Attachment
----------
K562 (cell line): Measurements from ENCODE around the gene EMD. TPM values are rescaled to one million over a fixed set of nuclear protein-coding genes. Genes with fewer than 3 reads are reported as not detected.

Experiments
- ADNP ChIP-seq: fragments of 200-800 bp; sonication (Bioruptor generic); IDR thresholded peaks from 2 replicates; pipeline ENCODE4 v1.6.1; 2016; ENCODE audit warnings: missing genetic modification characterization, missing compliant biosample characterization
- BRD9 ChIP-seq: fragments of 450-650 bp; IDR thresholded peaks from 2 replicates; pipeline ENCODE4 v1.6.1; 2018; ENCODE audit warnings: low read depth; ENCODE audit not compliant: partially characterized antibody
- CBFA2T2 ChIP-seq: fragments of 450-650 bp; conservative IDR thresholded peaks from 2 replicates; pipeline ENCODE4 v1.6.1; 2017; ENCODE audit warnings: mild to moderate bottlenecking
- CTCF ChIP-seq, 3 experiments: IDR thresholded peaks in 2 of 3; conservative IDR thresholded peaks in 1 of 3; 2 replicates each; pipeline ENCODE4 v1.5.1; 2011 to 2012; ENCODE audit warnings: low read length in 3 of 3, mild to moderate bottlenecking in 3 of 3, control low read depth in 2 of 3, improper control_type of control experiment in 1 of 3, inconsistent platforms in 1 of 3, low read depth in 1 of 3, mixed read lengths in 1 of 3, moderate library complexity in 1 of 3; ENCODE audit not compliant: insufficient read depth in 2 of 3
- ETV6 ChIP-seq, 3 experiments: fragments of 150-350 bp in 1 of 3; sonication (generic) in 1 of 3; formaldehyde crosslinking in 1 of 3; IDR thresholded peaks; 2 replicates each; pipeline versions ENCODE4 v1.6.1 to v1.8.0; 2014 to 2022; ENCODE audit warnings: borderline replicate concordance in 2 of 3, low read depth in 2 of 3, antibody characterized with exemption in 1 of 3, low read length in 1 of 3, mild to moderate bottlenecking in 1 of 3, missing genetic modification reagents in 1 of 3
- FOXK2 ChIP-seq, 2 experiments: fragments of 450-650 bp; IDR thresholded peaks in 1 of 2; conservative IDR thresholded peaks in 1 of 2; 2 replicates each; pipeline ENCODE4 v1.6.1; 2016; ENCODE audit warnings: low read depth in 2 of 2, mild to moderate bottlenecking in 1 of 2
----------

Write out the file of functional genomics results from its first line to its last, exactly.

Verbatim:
K562 (cell line): Measurements from ENCODE around the gene EMD. TPM values are rescaled to one million over a fixed set of nuclear protein-coding genes. Genes with fewer than 3 reads are reported as not detected.

Experiments
- ADNP ChIP-seq: fragments of 200-800 bp; sonication (Bioruptor generic); IDR thresholded peaks from 2 replicates; pipeline ENCODE4 v1.6.1; 2016; ENCODE audit warnings: missing genetic modification characterization, missing compliant biosample characterization
- BRD9 ChIP-seq: fragments of 450-650 bp; IDR thresholded peaks from 2 replicates; pipeline ENCODE4 v1.6.1; 2018; ENCODE audit warnings: low read depth; ENCODE audit not compliant: partially characterized antibody
- CBFA2T2 ChIP-seq: fragments of 450-650 bp; conservative IDR thresholded peaks from 2 replicates; pipeline ENCODE4 v1.6.1; 2017; ENCODE audit warnings: mild to moderate bottlenecking
- CTCF ChIP-seq, 3 experiments: IDR thresholded peaks in 2 of 3; conservative IDR thresholded peaks in 1 of 3; 2 replicates each; pipeline ENCODE4 v1.5.1; 2011 to 2012; ENCODE audit warnings: low read length in 3 of 3, mild to moderate bottlenecking in 3 of 3, control low read depth in 2 of 3, improper control_type of control experiment in 1 of 3, inconsistent platforms in 1 of 3, low read depth in 1 of 3, mixed read lengths in 1 of 3, moderate library complexity in 1 of 3; ENCODE audit not compliant: insufficient read depth in 2 of 3
- ETV6 ChIP-seq, 3 experiments: fragments of 150-350 bp in 1 of 3; sonication (generic) in 1 of 3; formaldehyde crosslinking in 1 of 3; IDR thresholded peaks; 2 replicates each; pipeline versions ENCODE4 v1.6.1 to v1.8.0; 2014 to 2022; ENCODE audit warnings: borderline replicate concordance in 2 of 3, low read depth in 2 of 3, antibody characterized with exemption in 1 of 3, low read length in 1 of 3, mild to moderate bottlenecking in 1 of 3, missing genetic modification reagents in 1 of 3
- FOXK2 ChIP-seq, 2 experiments: fragments of 450-650 bp; IDR thresholded peaks in 1 of 2; conservative IDR thresholded peaks in 1 of 2; 2 replicates each; pipeline ENCODE4 v1.6.1; 2016; ENCODE audit warnings: low read depth in 2 of 2, mild to moderate bottlenecking in 1 of 2